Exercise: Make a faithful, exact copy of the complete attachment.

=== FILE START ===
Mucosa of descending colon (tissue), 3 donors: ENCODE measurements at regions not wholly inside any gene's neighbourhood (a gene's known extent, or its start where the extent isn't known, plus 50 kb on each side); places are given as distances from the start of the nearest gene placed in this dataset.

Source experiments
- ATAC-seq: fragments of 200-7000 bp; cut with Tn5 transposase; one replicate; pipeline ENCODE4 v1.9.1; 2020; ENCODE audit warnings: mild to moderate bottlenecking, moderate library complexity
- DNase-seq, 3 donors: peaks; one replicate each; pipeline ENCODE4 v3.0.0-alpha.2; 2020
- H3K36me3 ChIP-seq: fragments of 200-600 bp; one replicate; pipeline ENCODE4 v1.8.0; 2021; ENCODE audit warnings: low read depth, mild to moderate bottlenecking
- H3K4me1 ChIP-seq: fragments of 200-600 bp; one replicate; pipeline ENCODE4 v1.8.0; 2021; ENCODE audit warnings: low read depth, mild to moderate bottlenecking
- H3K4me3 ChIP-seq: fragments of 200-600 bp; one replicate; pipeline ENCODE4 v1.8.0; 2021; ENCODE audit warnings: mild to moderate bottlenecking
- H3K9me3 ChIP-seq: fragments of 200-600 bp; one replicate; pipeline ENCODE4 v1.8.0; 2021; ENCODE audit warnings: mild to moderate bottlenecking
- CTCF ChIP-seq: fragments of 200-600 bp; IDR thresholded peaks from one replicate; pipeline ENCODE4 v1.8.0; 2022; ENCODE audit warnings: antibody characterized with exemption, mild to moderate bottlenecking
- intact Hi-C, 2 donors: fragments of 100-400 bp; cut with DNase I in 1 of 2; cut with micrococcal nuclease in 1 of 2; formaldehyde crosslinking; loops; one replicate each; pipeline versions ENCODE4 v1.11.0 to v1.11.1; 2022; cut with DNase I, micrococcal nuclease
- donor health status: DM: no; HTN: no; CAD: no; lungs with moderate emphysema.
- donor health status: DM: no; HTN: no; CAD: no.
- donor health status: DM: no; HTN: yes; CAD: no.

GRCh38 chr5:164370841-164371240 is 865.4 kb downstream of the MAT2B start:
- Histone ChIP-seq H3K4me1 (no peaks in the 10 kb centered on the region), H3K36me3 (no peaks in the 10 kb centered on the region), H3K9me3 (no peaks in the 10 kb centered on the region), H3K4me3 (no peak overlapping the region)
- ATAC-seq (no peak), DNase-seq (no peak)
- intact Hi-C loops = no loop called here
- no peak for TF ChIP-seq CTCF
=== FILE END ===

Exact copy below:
Mucosa of descending colon (tissue), 3 donors: ENCODE measurements at regions not wholly inside any gene's neighbourhood (a gene's known extent, or its start where the extent isn't known, plus 50 kb on each side); places are given as distances from the start of the nearest gene placed in this dataset.

Source experiments
- ATAC-seq: fragments of 200-7000 bp; cut with Tn5 transposase; one replicate; pipeline ENCODE4 v1.9.1; 2020; ENCODE audit warnings: mild to moderate bottlenecking, moderate library complexity
- DNase-seq, 3 donors: peaks; one replicate each; pipeline ENCODE4 v3.0.0-alpha.2; 2020
- H3K36me3 ChIP-seq: fragments of 200-600 bp; one replicate; pipeline ENCODE4 v1.8.0; 2021; ENCODE audit warnings: low read depth, mild to moderate bottlenecking
- H3K4me1 ChIP-seq: fragments of 200-600 bp; one replicate; pipeline ENCODE4 v1.8.0; 2021; ENCODE audit warnings: low read depth, mild to moderate bottlenecking
- H3K4me3 ChIP-seq: fragments of 200-600 bp; one replicate; pipeline ENCODE4 v1.8.0; 2021; ENCODE audit warnings: mild to moderate bottlenecking
- H3K9me3 ChIP-seq: fragments of 200-600 bp; one replicate; pipeline ENCODE4 v1.8.0; 2021; ENCODE audit warnings: mild to moderate bottlenecking
- CTCF ChIP-seq: fragments of 200-600 bp; IDR thresholded peaks from one replicate; pipeline ENCODE4 v1.8.0; 2022; ENCODE audit warnings: antibody characterized with exemption, mild to moderate bottlenecking
- intact Hi-C, 2 donors: fragments of 100-400 bp; cut with DNase I in 1 of 2; cut with micrococcal nuclease in 1 of 2; formaldehyde crosslinking; loops; one replicate each; pipeline versions ENCODE4 v1.11.0 to v1.11.1; 2022; cut with DNase I, micrococcal nuclease
- donor health status: DM: no; HTN: no; CAD: no; lungs with moderate emphysema.
- donor health status: DM: no; HTN: no; CAD: no.
- donor health status: DM: no; HTN: yes; CAD: no.

GRCh38 chr5:164370841-164371240 is 865.4 kb downstream of the MAT2B start:
- Histone ChIP-seq H3K4me1 (no peaks in the 10 kb centered on the region), H3K36me3 (no peaks in the 10 kb centered on the region), H3K9me3 (no peaks in the 10 kb centered on the region), H3K4me3 (no peak overlapping the region)
- ATAC-seq (no peak), DNase-seq (no peak)
- intact Hi-C loops = no loop called here
- no peak for TF ChIP-seq CTCF